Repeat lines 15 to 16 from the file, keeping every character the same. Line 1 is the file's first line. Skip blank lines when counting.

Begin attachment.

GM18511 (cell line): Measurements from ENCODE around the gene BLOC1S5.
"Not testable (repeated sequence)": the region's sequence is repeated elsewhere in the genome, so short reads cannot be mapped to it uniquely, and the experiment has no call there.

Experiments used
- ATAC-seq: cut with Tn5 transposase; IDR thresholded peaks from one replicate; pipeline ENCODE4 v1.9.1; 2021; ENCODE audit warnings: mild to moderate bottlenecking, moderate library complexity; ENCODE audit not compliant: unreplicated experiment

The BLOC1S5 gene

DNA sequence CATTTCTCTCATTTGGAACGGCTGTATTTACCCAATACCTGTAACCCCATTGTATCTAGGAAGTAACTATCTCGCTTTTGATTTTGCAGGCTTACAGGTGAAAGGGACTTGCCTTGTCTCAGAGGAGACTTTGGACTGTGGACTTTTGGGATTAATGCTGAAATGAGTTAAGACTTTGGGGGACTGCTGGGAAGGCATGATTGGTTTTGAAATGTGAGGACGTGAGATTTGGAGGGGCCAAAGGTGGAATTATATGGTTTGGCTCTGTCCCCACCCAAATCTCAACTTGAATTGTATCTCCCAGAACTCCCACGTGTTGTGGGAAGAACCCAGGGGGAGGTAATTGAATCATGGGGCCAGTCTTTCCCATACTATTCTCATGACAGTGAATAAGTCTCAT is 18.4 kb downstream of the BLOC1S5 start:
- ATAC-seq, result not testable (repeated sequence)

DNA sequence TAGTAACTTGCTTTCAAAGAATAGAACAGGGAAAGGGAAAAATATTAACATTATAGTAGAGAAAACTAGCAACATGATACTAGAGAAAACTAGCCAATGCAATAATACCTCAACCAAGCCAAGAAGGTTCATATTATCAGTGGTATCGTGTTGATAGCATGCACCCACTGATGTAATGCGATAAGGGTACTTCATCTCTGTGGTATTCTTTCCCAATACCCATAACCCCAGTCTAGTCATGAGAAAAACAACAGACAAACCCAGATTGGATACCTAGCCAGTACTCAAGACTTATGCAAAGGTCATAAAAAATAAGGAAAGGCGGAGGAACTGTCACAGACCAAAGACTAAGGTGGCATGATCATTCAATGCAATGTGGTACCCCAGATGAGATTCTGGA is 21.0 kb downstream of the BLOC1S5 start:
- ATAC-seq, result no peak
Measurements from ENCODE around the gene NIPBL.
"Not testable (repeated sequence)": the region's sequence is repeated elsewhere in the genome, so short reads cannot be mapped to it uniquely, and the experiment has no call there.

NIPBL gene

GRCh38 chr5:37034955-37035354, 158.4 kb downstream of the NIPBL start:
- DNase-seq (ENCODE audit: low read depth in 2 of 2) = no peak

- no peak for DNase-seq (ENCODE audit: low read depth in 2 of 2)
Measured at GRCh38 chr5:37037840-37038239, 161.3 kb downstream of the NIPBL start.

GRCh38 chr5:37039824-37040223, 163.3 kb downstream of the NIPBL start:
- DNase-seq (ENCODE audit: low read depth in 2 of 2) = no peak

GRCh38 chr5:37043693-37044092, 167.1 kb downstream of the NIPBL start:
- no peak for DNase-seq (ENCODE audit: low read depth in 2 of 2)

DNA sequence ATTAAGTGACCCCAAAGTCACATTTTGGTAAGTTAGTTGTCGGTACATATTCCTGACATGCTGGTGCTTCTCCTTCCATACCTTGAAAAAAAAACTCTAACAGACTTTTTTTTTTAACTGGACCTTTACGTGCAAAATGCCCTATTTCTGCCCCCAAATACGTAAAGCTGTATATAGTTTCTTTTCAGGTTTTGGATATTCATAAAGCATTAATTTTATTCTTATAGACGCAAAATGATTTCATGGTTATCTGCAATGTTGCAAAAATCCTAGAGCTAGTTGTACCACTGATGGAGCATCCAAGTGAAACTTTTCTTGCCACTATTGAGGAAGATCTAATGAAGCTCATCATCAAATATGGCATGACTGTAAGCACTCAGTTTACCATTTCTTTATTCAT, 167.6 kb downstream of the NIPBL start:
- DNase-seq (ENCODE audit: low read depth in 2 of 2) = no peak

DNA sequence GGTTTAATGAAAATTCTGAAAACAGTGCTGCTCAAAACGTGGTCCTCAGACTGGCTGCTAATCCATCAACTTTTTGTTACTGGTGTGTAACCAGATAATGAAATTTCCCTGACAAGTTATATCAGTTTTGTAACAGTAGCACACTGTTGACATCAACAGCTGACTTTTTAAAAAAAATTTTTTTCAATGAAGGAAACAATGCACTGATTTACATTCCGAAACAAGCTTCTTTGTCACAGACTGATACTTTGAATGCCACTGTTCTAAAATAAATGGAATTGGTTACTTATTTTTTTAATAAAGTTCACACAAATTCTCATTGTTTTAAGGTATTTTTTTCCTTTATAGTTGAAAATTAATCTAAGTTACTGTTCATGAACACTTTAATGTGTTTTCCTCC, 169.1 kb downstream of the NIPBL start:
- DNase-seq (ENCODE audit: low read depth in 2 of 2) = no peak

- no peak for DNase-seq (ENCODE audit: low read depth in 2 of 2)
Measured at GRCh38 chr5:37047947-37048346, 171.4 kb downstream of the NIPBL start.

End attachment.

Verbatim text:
- no peak for DNase-seq (ENCODE audit: low read depth in 2 of 2)
Measured at GRCh38 chr5:37037840-37038239, 161.3 kb downstream of the NIPBL start.